'Mr Arnold,' went a typical call from the 'gentlemen' of the gutter press, 'the name's Rose from the Telegraph - call me Ken - and my readers have earned the right to know if you were indeed the Headless Man. Eh? Eh?'
What can one reply? The whole episode has grown so clouded in the collective mists of misapprehension, untruth and downright fib that I have, up to this moment, chosen to replace the receiver with the utmost speed. But I now feel that the time is right to tell the world what I know about this comparatively innocent episode once and for all, regardless of any harm to my own reputation.
Deep breath, Wallace, deep breath. It was in the June of 1961 - or was it '62, - that I first set eyes on Margaret, Duchess of Argyll. I remember the scene as if it were only yesterday, for there were elements to it which seemed somehow divorced from the mood of the time. Unusually for a member of the aristocracy in the post-war era, the Duchess was sitting stark naked on a billiard table in White's screaming 'Take me]' to an all- male group composed of five hooded cabinet ministers, the entire horn section of Lord Rockingham's XI, a couple of High Court judges clad entirely in elastic bands, three leading sommeliers from two of London's smarter restaurants, the top comedian Mr Arthur 'Buzzy Bee' Askey, one of our most widely read linguistic philosophers dressed as a babe-in-arms, a top-notch delegation of senior bishops compiling a special report for the coming synod, Lord Reith, Mr Freddy 'Parrot Face' Davis, Sir Kenneth Clark and the distinguished television quizmaster Mr Michael Miles, who, it soon emerged, was to be the compere for the evening.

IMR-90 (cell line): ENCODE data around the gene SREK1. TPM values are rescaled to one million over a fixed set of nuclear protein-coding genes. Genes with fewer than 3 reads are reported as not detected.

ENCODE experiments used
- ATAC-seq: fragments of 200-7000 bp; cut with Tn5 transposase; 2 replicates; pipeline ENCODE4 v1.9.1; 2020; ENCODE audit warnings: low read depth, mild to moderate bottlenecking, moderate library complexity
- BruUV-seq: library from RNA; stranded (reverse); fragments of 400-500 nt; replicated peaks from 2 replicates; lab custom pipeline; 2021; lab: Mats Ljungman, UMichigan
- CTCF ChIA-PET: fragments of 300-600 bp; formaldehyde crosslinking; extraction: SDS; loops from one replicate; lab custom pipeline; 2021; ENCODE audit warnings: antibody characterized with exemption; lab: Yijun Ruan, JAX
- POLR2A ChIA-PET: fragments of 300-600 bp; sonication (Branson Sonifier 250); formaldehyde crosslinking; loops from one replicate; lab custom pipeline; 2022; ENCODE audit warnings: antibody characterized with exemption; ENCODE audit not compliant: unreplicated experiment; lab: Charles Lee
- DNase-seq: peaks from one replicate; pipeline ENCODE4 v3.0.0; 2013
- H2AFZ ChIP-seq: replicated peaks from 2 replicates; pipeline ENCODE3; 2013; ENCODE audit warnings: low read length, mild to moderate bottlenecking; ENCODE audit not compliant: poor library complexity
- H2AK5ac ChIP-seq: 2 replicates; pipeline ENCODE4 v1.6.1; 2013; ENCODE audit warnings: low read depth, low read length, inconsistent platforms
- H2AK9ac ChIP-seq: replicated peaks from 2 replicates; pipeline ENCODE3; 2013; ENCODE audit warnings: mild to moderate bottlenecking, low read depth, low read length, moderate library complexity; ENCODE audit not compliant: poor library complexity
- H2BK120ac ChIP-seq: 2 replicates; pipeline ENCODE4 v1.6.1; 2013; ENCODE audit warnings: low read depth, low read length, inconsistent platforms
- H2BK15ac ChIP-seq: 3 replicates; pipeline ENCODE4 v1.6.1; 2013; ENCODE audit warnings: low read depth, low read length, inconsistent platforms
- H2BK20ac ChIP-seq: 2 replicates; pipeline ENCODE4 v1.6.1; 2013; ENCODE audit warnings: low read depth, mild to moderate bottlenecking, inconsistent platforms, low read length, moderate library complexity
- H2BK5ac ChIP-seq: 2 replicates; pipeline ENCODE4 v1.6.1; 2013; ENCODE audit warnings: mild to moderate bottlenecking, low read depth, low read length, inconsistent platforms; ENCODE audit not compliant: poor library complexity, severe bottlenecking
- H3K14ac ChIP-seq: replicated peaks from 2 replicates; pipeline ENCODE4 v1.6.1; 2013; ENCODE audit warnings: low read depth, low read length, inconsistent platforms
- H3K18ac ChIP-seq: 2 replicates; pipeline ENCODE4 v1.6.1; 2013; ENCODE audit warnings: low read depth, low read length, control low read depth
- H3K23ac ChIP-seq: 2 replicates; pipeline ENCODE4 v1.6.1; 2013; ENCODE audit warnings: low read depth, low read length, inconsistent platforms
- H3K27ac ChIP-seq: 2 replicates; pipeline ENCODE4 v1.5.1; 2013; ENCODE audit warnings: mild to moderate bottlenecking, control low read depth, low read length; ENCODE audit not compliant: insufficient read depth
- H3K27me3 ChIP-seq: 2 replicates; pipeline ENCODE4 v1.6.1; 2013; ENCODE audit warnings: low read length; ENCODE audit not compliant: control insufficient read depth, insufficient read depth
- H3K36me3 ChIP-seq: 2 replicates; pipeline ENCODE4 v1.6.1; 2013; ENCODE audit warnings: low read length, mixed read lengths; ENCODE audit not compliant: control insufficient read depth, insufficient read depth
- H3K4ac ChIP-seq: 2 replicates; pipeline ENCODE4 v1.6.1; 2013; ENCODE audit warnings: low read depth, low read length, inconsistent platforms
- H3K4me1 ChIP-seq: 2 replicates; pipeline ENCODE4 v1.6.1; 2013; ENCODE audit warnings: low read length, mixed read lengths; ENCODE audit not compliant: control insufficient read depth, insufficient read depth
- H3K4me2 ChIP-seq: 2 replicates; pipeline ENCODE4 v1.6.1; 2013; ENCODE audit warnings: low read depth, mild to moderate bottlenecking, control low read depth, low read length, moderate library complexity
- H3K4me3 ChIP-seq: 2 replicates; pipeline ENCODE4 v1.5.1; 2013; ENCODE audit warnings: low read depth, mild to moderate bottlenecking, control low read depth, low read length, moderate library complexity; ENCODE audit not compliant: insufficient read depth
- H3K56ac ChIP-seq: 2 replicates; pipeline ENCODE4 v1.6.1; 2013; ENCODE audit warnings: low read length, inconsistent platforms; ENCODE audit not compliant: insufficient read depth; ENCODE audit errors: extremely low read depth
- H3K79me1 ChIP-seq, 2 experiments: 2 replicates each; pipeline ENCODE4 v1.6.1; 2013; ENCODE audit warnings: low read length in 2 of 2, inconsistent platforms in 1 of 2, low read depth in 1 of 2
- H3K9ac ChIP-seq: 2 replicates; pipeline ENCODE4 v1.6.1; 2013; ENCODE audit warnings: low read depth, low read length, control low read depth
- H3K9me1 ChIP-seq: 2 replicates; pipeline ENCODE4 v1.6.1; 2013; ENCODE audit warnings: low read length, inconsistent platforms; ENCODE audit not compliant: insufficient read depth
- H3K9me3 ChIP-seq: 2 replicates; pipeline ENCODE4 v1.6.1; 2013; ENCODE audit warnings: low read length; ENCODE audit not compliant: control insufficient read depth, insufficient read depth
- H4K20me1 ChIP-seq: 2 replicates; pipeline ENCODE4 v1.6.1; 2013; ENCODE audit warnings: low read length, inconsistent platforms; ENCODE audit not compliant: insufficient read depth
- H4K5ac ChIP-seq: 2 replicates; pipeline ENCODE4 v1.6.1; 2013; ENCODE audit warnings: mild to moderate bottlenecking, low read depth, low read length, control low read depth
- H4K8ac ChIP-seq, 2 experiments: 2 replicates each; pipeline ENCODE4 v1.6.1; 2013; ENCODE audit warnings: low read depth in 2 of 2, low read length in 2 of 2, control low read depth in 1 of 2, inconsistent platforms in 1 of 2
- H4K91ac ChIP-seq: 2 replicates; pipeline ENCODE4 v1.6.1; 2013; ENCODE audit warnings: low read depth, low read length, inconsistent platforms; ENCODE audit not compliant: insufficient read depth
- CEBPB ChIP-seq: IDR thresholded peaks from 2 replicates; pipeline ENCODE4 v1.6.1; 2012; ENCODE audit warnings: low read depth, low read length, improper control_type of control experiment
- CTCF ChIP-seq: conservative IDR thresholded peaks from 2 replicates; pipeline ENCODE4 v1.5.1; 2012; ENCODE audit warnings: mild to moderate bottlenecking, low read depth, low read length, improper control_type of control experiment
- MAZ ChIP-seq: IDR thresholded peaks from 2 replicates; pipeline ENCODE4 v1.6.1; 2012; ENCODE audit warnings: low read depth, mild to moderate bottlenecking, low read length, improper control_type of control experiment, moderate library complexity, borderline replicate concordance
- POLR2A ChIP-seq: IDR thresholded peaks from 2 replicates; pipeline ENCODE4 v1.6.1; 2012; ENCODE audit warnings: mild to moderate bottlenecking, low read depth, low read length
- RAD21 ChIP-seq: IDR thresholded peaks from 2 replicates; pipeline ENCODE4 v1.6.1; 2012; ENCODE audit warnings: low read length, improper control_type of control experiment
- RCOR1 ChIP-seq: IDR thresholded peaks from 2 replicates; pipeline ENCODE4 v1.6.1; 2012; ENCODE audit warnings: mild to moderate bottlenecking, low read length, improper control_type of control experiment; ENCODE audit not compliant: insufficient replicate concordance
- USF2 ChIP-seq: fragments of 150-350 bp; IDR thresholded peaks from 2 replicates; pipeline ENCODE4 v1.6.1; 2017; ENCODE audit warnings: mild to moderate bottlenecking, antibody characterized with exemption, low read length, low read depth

I need hardly assure you that I had entered the room quite by chance, thinking to have left my copy of the latest Gerald Durrell under a cushion in the far corner after a post-prandial snooze. But one thing led to another, and, never a killjoy, before tbe hour was out I found myself drawn into the ensuing festivities when someone - might it have been Dickie Mountbatten? - produced a swanky new American camera from out of his mackintosh pocket and began showing it off to all and sundry.
'Bet you haven't seen a Polaroid before]' he whispered excitedly to me, as the Duchess performed an exotic belly-dance hanging upside-down from a club chandelier.
'Never from this angle,' I whispered back, my mouth agog, blushing to my very roots.
It was at around this juncture, I rather think, that photographs began to be taken, none of which, I am happy to note, have been judged of sufficient quality to merit a place in Mr Anthony Lejeune's recent History of White's.
They were of what would nowadays be called a 'candid' nature, though it should never be forgotten that Her Grace remained throughout a woman of immense class and dignity, and the offending snaps pay testament to the fact that over the course of that long afternoon she maintained a look of marvellous aristocratic hauteur, never once allowing a hair out of place, nor her lipstick to be smudged and being at all times mindful of her position at the very summit of one of Britain's foremost lineages.
And so to the vexed question of the Headless Man. Looking at the snapshot o'er this period of time, I remain convinced that it could not have been me, as I would have known never to remove my necktie in the presence of a person or persons senior to the younger daughter of a Viscount. Was it young Fairbanks - or 'Bare Flanks' as we jocularly termed him? Or might it possibly have been television's Mr Pastry, a man of great high spirits who was enjoying considerable success on the pantomime circuit at the time?
Alas, my lips are sealed, and I fear poor old Douglas would never forgive me were they not]Reuse content